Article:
philosophy science

sentience and consciousness

Consciousness is at least sentience, but not less.

We can imagine a spectrum of least sentient to most sentient.  The nearest animals to humans, in this case, would (obviously!) have the closest kind of sentience to humans.  But (however this ’emerged’ or came to be) humans are ultra-sentient.  We have more than sensation (sentience); we also have a perceiving, yearning kind of consciousness.  We are self aware of our own self awareness.

Just as consciousness is at least sentience, but not less; I think we can say that humans are at least animals, but not less.

Aristotle called humans the ‘rational animal’.  This makes me think about times where we allow ourselves to be less-than rational.  Have you ever just zoned out for a while and then ‘came back to yourself’, so to speak?  Philosophers sometimes use the idea of a zombie when talking about this stuff.  The point is often made that we could be zombie-like in our perception of reality (including our perception of things like pain, which we not only feel, but lament…).  Doing what we need to survive and pass on our genes, but not reflecting on our lives/actions (transcending, as it were, our living/acting).  Not having what is often called ‘rational insight’ (or ‘critical intelligence’).  Not caring about meditation, music, meaning or mathematics.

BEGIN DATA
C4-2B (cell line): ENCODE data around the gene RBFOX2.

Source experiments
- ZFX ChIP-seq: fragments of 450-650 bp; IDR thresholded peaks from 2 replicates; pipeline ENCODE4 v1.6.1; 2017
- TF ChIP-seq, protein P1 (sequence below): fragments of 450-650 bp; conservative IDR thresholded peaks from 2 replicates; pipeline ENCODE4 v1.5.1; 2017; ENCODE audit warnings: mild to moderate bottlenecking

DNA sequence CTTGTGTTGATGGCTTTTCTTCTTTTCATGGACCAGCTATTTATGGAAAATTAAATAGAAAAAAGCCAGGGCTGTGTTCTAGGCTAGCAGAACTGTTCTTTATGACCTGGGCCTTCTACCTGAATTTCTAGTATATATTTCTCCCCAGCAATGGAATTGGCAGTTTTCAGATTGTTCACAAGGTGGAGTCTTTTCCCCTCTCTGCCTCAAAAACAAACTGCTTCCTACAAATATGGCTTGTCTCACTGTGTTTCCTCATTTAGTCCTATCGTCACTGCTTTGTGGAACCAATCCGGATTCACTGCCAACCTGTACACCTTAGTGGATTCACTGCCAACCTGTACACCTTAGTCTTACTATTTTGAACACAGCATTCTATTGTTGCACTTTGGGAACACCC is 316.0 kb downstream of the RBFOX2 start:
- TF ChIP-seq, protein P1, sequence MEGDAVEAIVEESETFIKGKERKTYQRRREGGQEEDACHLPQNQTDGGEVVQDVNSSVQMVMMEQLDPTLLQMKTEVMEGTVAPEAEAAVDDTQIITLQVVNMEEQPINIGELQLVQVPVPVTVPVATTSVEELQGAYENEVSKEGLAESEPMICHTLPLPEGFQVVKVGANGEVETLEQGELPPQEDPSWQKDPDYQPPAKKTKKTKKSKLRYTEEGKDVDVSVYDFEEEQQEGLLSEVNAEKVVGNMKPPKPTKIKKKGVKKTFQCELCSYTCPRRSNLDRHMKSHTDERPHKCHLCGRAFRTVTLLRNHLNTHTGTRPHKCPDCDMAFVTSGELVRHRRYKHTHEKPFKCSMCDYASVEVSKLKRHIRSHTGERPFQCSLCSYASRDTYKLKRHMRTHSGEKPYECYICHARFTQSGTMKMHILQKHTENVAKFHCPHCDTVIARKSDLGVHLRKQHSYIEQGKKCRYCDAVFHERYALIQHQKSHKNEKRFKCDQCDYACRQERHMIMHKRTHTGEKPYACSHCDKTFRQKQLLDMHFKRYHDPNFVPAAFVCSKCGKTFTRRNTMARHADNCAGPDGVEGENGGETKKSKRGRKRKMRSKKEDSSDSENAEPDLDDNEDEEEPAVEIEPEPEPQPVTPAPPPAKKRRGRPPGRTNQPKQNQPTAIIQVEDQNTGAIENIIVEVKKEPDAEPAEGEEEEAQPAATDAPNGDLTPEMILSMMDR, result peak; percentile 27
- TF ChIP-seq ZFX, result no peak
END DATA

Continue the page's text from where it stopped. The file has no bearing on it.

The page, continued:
Again, the question of how humans became so rationally insightful or critically intelligent or non-zombie-like is a side question.  The simple fact that we are is significant.  We should not let our fear of anthropocentricism (human centredness) scare us away from appreciating the wonder of being human.

2 replies on “sentience and consciousness”

Very true. I’ve observed a friction on both sides of the fence where one side wants to completely separate humans from animals and the other continually wants to remind the other of our animal origins. Nowadays I find myself more often in the latter camp because I think we can achieve a truer understanding of our weaknesses and strengths if we recognise that how we work is a result of natural processes. The evidence that I’ve observed tells me that it is truer and more beneficial to view ourselves as ‘animals’ rather than as some entirely separate category of beings. We are ‘just’ animals (because it seems that one animal at least is capable of human consciousness; humans) but we have some incredibly advanced animal traits, especially in the area of cognition.

Cheers Damian,
Although I do think we’re ‘more’ than animals, I’ve got zero difficulty with the fact that we’re not ‘less’ than animals. I think it’s wonderful to share ‘animal-ness’ with other beasts :)
Of course, I also think we’re ‘more’ than physical, but have zero difficulty with the fact that we’re not ‘less’ than physical. It’s great to share ‘physical-ness’ with the rest of the physical dimension of reality!

And it’s cool to be the only things in the universe (that we know of!) who think about this stuff! :)

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